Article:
Zig when others Zag.
Sell hope, buy despair and take the other side of emotional disconnects (in the context of controlled risk). If you can’t find the sheep in the herd, chances are that you’re it.

Adapt your style to the market.
Different investment approaches are warranted at different junctures and applying the right methodology is half the battle. Identify your time horizon and employ a risk profile that allows the market to work for you.

Maximize your reward relative to your risk.
If you’re patient and pick your spots, edges will emerge that provide an advantageous risk/reward profile. Proactive patience is a virtue.

Perception is reality in the marketplace.
Identifying the prevalent psychology is a necessary process when trading. It’s not “what is,” it’s what’s perceived to be that dictates supply and demand.

When unsure, trade “in between.”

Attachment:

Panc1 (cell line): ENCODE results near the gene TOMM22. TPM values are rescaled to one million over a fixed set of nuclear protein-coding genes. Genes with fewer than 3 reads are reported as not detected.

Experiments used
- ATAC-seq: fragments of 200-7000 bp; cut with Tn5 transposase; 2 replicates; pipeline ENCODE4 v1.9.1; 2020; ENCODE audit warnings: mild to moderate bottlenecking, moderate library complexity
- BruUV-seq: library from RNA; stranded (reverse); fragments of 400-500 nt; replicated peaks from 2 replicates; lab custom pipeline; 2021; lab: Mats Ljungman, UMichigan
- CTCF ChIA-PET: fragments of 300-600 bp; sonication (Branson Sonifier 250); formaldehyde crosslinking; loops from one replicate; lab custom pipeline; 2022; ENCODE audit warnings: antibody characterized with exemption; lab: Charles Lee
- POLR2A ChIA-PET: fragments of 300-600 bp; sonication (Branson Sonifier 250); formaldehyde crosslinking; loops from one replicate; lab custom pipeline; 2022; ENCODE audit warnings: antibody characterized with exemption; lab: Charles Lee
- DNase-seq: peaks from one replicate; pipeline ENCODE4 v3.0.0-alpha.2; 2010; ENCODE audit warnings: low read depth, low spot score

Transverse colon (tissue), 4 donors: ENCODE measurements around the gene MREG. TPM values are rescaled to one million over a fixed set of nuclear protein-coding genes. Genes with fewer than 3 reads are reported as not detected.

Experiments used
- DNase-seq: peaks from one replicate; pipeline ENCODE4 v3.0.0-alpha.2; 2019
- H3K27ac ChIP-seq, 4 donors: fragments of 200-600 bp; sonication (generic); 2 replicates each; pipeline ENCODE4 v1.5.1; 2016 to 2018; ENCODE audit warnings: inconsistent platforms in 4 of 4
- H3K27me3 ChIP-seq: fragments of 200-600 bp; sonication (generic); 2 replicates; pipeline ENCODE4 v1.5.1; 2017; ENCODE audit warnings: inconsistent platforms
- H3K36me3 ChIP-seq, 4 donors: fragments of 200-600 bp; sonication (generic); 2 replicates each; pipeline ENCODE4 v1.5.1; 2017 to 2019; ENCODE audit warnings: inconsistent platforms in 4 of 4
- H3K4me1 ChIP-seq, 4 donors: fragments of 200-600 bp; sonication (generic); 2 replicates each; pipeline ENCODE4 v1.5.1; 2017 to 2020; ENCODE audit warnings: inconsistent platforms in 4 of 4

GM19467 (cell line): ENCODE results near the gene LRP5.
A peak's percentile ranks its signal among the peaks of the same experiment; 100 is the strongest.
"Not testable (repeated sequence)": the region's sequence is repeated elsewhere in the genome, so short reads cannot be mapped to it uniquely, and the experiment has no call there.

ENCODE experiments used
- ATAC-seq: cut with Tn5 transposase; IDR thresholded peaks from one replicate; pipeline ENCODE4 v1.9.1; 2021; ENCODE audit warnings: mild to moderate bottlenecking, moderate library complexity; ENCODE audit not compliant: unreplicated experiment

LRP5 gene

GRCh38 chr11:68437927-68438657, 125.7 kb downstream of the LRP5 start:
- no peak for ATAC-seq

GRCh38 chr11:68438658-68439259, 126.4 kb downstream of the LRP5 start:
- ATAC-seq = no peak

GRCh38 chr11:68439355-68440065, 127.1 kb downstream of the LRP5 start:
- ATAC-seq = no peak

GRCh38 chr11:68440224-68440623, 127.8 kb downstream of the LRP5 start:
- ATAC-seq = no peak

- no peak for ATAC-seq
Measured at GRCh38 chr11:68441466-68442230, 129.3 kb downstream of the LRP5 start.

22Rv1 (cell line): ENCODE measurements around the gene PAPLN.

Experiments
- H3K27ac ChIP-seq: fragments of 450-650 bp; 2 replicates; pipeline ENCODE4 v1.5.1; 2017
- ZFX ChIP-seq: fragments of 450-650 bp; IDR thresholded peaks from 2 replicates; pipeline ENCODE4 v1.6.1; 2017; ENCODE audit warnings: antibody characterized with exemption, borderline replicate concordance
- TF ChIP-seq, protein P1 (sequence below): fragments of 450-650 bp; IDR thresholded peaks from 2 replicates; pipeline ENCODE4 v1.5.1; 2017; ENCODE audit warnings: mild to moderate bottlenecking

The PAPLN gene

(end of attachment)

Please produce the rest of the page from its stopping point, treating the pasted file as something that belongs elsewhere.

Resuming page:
Your risk profile should always be an extension of your thought process. If you’re unsure, trade smaller until your identify your comfort zone.

Don’t let your bad trades turn into investments.
Rationalization has no place in trading. If you put a position on for a catalyst and it passes, take the risk off—win, lose or draw.

By: Todd Harrison

As we have seen during the debt ceiling debate, the stock market experienced losses and volatility. Conversely, bond prices have steadily risen during this time. Late Friday, Standard & Poors downgraded the credit rating of the United States. This will most likely add additional pressure on the equity markets in the short term. The impact on the long term is unknown at this time. However, this downgrading may actually be a benefit because it will force the politicians to take this situation more seriously and be more vigilant about our debt. We need them to face this problem head on with conviction.